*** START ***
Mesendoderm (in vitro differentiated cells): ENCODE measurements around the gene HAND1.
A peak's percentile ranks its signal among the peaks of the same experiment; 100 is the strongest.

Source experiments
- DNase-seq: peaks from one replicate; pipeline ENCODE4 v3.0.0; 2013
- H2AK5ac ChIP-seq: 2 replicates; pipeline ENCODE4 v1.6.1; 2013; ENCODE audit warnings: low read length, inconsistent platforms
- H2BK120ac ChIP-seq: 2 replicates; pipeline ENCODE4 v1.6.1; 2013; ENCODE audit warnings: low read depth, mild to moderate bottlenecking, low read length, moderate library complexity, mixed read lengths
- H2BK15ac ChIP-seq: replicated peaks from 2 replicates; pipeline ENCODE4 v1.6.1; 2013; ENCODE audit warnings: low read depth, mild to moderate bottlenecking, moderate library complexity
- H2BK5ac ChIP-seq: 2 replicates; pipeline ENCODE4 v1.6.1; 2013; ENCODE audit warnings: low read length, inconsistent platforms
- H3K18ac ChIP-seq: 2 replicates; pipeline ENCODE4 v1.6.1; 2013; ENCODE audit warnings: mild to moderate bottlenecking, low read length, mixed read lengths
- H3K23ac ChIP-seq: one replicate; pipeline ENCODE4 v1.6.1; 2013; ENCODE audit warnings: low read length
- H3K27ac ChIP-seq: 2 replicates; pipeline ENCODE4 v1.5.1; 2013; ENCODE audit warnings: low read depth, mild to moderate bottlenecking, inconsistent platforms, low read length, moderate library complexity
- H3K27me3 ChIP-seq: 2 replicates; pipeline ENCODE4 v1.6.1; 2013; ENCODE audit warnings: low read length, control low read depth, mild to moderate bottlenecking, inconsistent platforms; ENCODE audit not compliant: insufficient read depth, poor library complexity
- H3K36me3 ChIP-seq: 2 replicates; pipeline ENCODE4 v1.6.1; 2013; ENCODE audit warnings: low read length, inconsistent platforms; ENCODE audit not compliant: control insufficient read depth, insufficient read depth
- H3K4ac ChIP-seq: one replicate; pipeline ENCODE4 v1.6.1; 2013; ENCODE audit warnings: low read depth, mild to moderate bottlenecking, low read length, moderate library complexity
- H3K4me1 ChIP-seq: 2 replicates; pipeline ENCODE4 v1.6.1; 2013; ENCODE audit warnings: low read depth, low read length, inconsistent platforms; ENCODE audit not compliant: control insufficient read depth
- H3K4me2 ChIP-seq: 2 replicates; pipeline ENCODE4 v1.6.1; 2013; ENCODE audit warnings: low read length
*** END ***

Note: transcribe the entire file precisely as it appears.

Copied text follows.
Mesendoderm (in vitro differentiated cells): ENCODE measurements around the gene HAND1.
A peak's percentile ranks its signal among the peaks of the same experiment; 100 is the strongest.

Source experiments
- DNase-seq: peaks from one replicate; pipeline ENCODE4 v3.0.0; 2013
- H2AK5ac ChIP-seq: 2 replicates; pipeline ENCODE4 v1.6.1; 2013; ENCODE audit warnings: low read length, inconsistent platforms
- H2BK120ac ChIP-seq: 2 replicates; pipeline ENCODE4 v1.6.1; 2013; ENCODE audit warnings: low read depth, mild to moderate bottlenecking, low read length, moderate library complexity, mixed read lengths
- H2BK15ac ChIP-seq: replicated peaks from 2 replicates; pipeline ENCODE4 v1.6.1; 2013; ENCODE audit warnings: low read depth, mild to moderate bottlenecking, moderate library complexity
- H2BK5ac ChIP-seq: 2 replicates; pipeline ENCODE4 v1.6.1; 2013; ENCODE audit warnings: low read length, inconsistent platforms
- H3K18ac ChIP-seq: 2 replicates; pipeline ENCODE4 v1.6.1; 2013; ENCODE audit warnings: mild to moderate bottlenecking, low read length, mixed read lengths
- H3K23ac ChIP-seq: one replicate; pipeline ENCODE4 v1.6.1; 2013; ENCODE audit warnings: low read length
- H3K27ac ChIP-seq: 2 replicates; pipeline ENCODE4 v1.5.1; 2013; ENCODE audit warnings: low read depth, mild to moderate bottlenecking, inconsistent platforms, low read length, moderate library complexity
- H3K27me3 ChIP-seq: 2 replicates; pipeline ENCODE4 v1.6.1; 2013; ENCODE audit warnings: low read length, control low read depth, mild to moderate bottlenecking, inconsistent platforms; ENCODE audit not compliant: insufficient read depth, poor library complexity
- H3K36me3 ChIP-seq: 2 replicates; pipeline ENCODE4 v1.6.1; 2013; ENCODE audit warnings: low read length, inconsistent platforms; ENCODE audit not compliant: control insufficient read depth, insufficient read depth
- H3K4ac ChIP-seq: one replicate; pipeline ENCODE4 v1.6.1; 2013; ENCODE audit warnings: low read depth, mild to moderate bottlenecking, low read length, moderate library complexity
- H3K4me1 ChIP-seq: 2 replicates; pipeline ENCODE4 v1.6.1; 2013; ENCODE audit warnings: low read depth, low read length, inconsistent platforms; ENCODE audit not compliant: control insufficient read depth
- H3K4me2 ChIP-seq: 2 replicates; pipeline ENCODE4 v1.6.1; 2013; ENCODE audit warnings: low read length